“The hottest, jazziest, coolest, funkiest hits.”
It was August. We were gearing up for our third successive annual holiday to Courtown Harbour. The summer was proving to be a real scorcher. In a change from the usual chart round-up, K-Tel decided to make hay while the sun shone with their release of Cool Heat, a sizzling selection of funky numbers spanning the 1977 to 1983 period. Like another specialist genre compilation, Modern Dance, Cool Heat is hotly-mixed with tracks crossfading into each other. This is definitely an album for a future Mixcloud upload.
Reeling in the years.
1977: Weather Report – Birdland, Harvey Mason – What’s Going On?
1978: Lonnie Liston Smith – Space Princess, Herbie Hancock – I Thought It Was You, Quincy Jones – Stuff Like That.
1979: Spyro Gyra – Morning Dance, Stanley Clarke – Together Again.
1980: George Duke – Brazilian Love Affair, Azymuth – Jazz Carnival, Tom Browne – Funkin’ For Jamaica (N.Y.), Rodney Franklin – The Groove, Brothers Johnson – Stomp!
1981: Bob James – Sign Of The Times.
1982: Shakatak – Invitations.
1983: Mezzoforte – Garden Party, Bobby M – Let’s Stay Together, Level 42 – The Chinese Way, Mezzoforte – Rockall.
Opening track, Garden Party, is discussed on Chart Encounters Of The Third Kind. Sliding into the exotic and mysterious Space Princess by Lonnie Liston Smith. Check out his appearance on Gato Barbieri’s Under Fire. In another lifetime I wrote this:
“Under Fire, originally released by Flying Dutchman in 1973, was reissued on the Philips label in 1980. It’s a fluid Latin jazz record that sees Gato Barbieri jam with a stellar line-up including Stanley Clarke on bass and Lonnie Liston Smith (not to be confused with Lonnie Smith) on piano / electric piano.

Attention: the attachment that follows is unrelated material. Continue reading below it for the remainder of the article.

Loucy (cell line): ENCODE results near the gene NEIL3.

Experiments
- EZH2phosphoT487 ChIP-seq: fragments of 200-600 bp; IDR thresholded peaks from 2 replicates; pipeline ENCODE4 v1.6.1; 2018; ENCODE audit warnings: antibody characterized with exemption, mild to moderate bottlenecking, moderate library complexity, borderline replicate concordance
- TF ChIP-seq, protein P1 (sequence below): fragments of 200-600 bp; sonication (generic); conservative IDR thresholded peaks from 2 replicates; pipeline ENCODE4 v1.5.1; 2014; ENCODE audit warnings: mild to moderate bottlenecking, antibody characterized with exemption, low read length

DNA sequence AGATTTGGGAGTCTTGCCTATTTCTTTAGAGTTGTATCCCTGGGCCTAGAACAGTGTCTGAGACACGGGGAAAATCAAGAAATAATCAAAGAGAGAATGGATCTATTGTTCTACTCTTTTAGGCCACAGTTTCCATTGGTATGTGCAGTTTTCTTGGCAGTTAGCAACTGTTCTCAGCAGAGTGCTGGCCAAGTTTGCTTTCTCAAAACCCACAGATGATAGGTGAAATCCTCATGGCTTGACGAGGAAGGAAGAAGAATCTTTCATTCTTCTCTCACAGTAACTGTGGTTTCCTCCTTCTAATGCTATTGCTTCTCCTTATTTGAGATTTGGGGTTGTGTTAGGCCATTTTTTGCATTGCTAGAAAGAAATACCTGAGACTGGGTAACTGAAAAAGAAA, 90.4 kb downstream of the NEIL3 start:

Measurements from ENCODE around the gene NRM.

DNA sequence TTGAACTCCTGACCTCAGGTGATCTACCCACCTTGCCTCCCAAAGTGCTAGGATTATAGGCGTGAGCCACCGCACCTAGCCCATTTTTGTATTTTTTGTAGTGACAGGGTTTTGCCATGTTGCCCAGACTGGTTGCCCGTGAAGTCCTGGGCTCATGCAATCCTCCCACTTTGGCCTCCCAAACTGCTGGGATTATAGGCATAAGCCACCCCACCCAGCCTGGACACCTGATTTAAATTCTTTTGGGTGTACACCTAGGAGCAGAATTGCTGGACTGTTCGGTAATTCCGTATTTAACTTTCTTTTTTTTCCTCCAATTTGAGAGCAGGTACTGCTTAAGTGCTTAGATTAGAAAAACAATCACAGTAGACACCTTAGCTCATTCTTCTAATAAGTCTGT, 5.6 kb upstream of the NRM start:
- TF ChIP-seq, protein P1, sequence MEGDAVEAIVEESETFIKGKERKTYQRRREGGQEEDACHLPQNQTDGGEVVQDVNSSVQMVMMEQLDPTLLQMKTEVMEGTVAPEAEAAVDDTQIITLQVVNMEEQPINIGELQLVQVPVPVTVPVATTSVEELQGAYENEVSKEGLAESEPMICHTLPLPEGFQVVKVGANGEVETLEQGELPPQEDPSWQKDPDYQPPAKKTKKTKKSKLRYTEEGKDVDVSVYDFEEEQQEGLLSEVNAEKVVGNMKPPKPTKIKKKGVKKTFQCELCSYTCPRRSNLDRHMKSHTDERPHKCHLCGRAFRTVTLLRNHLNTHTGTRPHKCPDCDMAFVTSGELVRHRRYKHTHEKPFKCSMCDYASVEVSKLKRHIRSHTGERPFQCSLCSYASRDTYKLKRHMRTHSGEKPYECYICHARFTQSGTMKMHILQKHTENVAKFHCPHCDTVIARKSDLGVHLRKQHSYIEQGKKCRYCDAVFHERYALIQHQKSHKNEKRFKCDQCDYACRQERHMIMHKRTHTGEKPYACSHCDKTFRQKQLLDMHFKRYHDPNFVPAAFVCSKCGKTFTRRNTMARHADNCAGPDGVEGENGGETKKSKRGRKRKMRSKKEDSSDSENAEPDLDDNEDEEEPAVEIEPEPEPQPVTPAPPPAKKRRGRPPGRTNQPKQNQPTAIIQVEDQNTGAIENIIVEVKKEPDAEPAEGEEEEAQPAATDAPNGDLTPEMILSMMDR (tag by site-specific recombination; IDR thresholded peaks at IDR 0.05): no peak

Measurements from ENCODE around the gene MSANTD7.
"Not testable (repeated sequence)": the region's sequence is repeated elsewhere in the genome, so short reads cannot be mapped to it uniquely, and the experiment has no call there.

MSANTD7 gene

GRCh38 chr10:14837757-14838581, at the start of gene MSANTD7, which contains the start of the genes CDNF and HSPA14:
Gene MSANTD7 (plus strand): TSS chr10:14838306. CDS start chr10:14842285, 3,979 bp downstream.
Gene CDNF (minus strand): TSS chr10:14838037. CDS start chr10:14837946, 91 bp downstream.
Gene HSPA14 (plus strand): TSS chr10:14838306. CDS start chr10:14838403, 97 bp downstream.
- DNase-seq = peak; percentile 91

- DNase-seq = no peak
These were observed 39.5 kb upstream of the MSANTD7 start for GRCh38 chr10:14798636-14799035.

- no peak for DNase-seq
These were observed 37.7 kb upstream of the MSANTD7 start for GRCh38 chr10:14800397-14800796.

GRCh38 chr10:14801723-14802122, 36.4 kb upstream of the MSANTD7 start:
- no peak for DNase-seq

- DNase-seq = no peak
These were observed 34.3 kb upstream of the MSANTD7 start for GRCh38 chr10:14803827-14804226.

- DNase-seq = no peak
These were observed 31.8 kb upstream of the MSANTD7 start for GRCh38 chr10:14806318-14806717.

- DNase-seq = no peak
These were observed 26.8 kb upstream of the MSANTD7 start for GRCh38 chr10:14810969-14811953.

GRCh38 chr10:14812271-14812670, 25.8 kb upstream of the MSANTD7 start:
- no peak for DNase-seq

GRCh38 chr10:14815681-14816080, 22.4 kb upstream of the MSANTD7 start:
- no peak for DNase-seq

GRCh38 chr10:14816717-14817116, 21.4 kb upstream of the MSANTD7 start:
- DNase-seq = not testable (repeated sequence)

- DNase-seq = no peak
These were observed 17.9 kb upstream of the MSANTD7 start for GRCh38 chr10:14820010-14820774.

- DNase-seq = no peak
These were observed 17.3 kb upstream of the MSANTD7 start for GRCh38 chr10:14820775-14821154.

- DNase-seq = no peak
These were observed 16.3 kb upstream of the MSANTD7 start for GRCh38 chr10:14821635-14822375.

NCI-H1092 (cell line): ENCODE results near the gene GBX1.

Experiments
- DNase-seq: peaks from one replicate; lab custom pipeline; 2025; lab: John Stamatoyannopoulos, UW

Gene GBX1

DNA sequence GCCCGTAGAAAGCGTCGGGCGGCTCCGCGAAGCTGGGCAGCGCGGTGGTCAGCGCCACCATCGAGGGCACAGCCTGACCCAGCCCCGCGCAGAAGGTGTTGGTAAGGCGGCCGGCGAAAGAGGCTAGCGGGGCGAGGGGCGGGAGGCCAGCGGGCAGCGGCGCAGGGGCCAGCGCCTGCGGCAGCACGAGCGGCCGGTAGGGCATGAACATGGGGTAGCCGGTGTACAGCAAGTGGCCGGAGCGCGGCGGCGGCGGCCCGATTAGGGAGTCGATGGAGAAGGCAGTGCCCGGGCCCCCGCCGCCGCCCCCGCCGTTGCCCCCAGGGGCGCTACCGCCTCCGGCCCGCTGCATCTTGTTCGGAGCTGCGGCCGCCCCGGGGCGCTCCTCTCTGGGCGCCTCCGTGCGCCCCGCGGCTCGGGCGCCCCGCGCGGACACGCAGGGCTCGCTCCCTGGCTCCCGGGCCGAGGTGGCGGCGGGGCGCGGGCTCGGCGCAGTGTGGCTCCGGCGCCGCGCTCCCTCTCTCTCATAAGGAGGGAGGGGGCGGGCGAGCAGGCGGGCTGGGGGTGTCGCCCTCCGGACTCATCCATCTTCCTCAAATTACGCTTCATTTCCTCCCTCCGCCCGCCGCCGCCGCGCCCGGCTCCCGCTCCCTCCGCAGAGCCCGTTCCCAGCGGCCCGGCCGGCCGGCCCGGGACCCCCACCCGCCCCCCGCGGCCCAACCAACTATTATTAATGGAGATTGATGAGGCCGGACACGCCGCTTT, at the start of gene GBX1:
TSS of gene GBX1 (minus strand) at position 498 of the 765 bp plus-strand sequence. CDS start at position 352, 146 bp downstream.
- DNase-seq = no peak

El Paroma is harsh improv with a searing cacophony of instruments that gets more hypnotic as it unwinds over nine minutes. John Abercrombie’s guitar-playing is particularly relentless. Yo Le Canto A La Luna is more tranquil, a soothing melodic ballad with unobtrusive congas by James M’tume and a wispy vocal performance. The flailing rhythms of Antonico help to propel the track into a form of fusion heaven before it all ends too quickly.
The second side consists of two long pieces. Maria Domingas (written by Jorge Ben) is a frenzied race through riffs and sax while El Sertao consists of an intense yet harmonious groove that spirals out of control before quietly fading with a sweet coda.”
Moving on: the dusky grooves of George Duke’s southern fried Brazilian Love Affair. See Star Traks if you want to ride the Jazz Carnival. Take the love approach to Tom Browne’s Funkin’ For Jamaica (N.Y.), an edited school days / daze memoir of the neighborhood in tueens where Browne was born and raised. Keep the Brit funk firing for Shakatak’s sizzling Invitations while Bobby M and Jean Carn keep things happy and sad on their smoochy cover of Let’s Stay Together. Tina Turner would have more success later that year. Next comes Herbie Hancock’s disco sensation I Thought It Was You. Check out the 8:56 version on Sunlight. Side 1 concludes with Stuff Like That, a tune that slides between funky and grease from the hand of Da Q. Chaka Khan and Ashford & Simpson on vocals.
Jazzgasm, the way of Birdland – a jewel on Heavy Weather. And then Morning Dance, all mind blowing alto sax and furious percussion. Plus a steel drum to die for. Regulate! It’s Bob James with a Rod Temperton classic, Sign Of The Times. Rodney Franklin’s all about the groove while Stanley Clarke, also of Under The Fire fame, serves up a laidback special Together Again. Time for Level 42’s The Chinese Way – previously featured on Hotline while Brothers Johnson light up the night on Stomp! Dessert is served: a spaced out version of What’s Going On? from Harvey Mason. And for the coffee, the fusion sound of Mezzoforte (again) with Rockall, the newest tune here, reaching #75 during June 1983.
Herbie Hancock – I Thought It Was You
Level 42 – The Chinese Way
Lest we forget
Mezzoforte – Rockall